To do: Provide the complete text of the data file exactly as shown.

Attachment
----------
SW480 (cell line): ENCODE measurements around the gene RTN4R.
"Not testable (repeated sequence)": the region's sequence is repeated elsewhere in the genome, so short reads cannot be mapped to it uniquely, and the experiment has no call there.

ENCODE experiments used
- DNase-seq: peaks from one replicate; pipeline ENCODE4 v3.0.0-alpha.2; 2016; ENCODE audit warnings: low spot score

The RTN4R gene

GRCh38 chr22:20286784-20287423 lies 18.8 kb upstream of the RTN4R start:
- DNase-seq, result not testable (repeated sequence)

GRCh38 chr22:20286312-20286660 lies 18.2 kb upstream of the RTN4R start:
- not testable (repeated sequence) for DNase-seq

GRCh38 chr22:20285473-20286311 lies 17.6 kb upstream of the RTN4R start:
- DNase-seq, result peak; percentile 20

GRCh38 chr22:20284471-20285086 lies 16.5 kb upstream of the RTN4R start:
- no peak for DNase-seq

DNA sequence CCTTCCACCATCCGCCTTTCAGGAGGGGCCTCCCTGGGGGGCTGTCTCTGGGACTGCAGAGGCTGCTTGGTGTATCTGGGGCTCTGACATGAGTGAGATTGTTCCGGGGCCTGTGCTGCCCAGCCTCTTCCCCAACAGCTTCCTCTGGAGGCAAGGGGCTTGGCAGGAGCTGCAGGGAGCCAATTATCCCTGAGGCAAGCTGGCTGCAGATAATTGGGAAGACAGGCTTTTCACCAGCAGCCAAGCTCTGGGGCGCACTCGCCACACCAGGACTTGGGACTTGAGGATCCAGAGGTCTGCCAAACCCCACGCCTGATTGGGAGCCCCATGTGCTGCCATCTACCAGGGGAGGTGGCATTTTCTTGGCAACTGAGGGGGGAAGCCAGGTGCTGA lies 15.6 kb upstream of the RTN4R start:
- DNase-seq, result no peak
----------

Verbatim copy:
SW480 (cell line): ENCODE measurements around the gene RTN4R.
"Not testable (repeated sequence)": the region's sequence is repeated elsewhere in the genome, so short reads cannot be mapped to it uniquely, and the experiment has no call there.

ENCODE experiments used
- DNase-seq: peaks from one replicate; pipeline ENCODE4 v3.0.0-alpha.2; 2016; ENCODE audit warnings: low spot score

The RTN4R gene

GRCh38 chr22:20286784-20287423 lies 18.8 kb upstream of the RTN4R start:
- DNase-seq, result not testable (repeated sequence)

GRCh38 chr22:20286312-20286660 lies 18.2 kb upstream of the RTN4R start:
- not testable (repeated sequence) for DNase-seq

GRCh38 chr22:20285473-20286311 lies 17.6 kb upstream of the RTN4R start:
- DNase-seq, result peak; percentile 20

GRCh38 chr22:20284471-20285086 lies 16.5 kb upstream of the RTN4R start:
- no peak for DNase-seq

DNA sequence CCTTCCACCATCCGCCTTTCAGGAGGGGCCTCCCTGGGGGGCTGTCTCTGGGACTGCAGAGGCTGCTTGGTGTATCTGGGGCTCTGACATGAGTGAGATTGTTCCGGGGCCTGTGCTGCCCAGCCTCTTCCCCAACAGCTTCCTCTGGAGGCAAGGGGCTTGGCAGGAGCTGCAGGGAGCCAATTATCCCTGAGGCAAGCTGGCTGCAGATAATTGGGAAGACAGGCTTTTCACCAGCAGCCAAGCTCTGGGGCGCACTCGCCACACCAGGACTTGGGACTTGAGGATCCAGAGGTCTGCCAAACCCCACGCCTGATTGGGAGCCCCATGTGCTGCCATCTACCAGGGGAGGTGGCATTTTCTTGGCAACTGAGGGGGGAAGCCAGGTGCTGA lies 15.6 kb upstream of the RTN4R start:
- DNase-seq, result no peak